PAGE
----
The Robert Reid Lab School started as a training school in 1908 where college students did student teaching with elementary students from the community. This was important because the normal schools purpose was to train teachers. In 1937 when Martin Hall was created the elementary school's name was changed from Training School to Laboratory School. In this lab small groups of
students could go in the classroom and observe the teacher in their practice.
In 1959 the modern building was completed and named the Robert Reid Lab School after their former principal. The labs had one way mirror glass in the classrooms. College students would sit on the other side and observe an elementary school teacher at work. This way large numbers of college students could learn from a single classroom without disturbing the teacher.
Lab schools like Reid were once common on college campuses. John Dewey started the first lab school in Chicago in 1894, and from there lab schools spread throughout the country. Dewey did not see his lab school as a place for merely teaching, but also for educational experimentation and innovation. In the 1980s though, when laboratory scandals like the Tuskegee Syphilis Experiment got out to the public, the idea of Laboratory Schools fell out of the public’s good graces. Parents didn’t like the idea of their kids being observed in this way, therefore many lab schools across the country were shut down.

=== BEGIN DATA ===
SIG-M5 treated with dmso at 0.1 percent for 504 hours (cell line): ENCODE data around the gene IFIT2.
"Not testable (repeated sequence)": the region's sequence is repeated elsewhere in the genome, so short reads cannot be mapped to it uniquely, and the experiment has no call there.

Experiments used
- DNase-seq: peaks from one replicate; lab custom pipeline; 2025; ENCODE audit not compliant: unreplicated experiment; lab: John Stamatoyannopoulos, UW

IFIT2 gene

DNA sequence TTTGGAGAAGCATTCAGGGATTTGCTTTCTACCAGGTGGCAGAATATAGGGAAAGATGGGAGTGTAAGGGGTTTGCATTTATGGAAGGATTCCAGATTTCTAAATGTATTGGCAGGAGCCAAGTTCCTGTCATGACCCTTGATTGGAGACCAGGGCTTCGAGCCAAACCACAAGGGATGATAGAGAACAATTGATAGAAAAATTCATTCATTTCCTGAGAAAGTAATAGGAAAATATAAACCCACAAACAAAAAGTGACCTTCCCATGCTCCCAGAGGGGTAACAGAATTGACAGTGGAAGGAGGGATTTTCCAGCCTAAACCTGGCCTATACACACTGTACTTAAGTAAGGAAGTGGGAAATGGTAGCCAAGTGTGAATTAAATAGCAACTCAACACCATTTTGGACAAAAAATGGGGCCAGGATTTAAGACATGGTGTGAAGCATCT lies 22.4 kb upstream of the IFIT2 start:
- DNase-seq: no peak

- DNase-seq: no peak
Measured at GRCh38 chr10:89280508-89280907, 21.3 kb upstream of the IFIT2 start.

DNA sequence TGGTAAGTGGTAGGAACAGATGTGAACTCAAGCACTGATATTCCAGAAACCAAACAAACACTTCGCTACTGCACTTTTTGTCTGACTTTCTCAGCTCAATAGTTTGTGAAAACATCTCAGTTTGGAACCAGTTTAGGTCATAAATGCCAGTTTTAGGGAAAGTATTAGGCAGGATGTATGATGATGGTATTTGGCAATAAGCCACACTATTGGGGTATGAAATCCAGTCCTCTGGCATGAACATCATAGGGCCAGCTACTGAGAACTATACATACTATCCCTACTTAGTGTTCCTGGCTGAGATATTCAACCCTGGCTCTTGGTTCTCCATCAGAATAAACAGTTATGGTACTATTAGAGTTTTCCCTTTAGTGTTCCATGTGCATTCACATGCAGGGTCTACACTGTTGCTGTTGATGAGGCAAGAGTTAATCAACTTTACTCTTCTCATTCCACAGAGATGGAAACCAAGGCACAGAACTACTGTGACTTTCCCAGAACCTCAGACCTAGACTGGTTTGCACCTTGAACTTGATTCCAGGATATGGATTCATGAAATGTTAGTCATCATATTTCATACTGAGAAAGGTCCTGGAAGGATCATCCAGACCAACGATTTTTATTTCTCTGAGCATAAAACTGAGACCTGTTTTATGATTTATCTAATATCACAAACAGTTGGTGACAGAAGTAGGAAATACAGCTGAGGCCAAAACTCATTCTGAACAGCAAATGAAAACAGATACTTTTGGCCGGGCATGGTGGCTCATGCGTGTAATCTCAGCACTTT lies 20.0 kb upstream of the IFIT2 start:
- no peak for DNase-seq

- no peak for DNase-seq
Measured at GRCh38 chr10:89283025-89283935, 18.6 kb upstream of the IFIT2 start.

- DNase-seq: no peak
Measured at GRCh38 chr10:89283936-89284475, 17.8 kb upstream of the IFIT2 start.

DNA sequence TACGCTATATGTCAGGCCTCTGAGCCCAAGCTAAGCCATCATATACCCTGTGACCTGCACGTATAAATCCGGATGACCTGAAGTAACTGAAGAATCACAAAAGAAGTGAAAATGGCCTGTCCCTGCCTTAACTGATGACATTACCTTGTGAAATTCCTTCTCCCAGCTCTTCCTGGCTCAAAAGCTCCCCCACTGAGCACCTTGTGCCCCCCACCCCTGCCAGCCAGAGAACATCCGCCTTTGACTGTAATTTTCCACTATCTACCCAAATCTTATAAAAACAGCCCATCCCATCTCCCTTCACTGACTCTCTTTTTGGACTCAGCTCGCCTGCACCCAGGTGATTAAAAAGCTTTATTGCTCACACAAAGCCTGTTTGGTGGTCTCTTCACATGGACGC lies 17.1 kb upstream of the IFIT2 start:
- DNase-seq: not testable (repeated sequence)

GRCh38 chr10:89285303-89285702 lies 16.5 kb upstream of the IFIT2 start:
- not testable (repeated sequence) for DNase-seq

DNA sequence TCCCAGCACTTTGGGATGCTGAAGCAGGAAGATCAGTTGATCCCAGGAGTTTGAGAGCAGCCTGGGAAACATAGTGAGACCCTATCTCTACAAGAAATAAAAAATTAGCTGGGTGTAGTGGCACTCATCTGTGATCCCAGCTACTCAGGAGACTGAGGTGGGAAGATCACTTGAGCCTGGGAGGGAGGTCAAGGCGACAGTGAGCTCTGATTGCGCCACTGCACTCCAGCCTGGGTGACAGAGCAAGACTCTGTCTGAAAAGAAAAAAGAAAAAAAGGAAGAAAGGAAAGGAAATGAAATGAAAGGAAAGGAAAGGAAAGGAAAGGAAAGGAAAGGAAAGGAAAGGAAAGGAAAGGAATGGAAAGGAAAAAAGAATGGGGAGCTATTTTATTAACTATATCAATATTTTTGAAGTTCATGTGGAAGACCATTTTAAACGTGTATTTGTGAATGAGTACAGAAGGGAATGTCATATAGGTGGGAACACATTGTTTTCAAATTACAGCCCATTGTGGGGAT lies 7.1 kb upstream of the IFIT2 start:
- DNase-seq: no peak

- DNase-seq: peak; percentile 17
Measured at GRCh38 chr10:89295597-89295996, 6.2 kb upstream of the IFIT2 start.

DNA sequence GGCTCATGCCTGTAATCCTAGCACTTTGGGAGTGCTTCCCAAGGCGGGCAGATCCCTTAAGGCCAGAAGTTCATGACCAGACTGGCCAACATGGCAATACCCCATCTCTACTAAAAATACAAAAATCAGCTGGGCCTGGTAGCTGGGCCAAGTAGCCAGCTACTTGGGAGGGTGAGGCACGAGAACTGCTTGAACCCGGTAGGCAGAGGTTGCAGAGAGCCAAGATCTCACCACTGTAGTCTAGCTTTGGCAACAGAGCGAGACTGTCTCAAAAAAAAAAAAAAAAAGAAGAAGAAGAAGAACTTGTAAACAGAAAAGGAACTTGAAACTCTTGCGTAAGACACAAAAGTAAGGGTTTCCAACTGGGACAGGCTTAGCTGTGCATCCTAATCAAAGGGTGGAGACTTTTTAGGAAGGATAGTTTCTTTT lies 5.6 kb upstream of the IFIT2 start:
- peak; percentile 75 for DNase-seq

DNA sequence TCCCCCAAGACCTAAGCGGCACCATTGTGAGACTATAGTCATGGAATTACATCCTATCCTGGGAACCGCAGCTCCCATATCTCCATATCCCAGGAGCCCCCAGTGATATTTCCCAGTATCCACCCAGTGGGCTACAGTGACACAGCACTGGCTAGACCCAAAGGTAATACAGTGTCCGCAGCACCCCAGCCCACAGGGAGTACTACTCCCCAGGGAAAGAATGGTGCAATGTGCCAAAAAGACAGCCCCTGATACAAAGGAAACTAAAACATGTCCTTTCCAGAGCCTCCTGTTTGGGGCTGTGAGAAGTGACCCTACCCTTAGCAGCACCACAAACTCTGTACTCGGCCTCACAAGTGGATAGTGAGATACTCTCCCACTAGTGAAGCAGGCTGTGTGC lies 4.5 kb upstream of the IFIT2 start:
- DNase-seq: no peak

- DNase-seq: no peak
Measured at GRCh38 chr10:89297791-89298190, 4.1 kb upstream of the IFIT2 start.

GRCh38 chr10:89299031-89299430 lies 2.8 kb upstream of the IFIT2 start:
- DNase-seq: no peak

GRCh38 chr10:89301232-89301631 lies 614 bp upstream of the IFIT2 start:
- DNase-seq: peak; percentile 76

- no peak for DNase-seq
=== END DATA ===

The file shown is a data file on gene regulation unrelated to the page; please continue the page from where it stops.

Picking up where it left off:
The Reid Lab School would meet the same fate as well, and by the early 1980s it began to lose support. The school was expensive to operate, especially with features like one way microphones. In 1985 the EWU Board of Trustees voted to close the lab school, stating that "it believed that the campus training school concept was not currently widely used in teacher training, and it was an expensive anachronism.”
1985 marked the end of the lab school era, but Robert Reid Elementary would survive for another 24 years. As time went on the school needed major maintenance repairs that the university was unwilling to pay for. In 2009 the lab school was officially shut down and finally demolished in 2015. Now the only remains of EWU's teacher training program is in the form of statues memorialized between Huston and Martin Hall. The statues include a little girl and boy who are reading a book and using a laptop, symbolizing and honoring the schools past.